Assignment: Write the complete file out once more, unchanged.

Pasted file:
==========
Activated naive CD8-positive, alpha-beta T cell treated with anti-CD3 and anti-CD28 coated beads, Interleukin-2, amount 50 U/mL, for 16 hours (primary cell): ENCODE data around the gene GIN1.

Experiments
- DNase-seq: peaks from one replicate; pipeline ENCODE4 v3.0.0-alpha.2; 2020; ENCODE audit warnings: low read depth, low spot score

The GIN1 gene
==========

Activated naive CD8-positive, alpha-beta T cell treated with anti-CD3 and anti-CD28 coated beads, Interleukin-2, amount 50 U/mL, for 16 hours (primary cell): ENCODE data around the gene GIN1.

Experiments
- DNase-seq: peaks from one replicate; pipeline ENCODE4 v3.0.0-alpha.2; 2020; ENCODE audit warnings: low read depth, low spot score

The GIN1 gene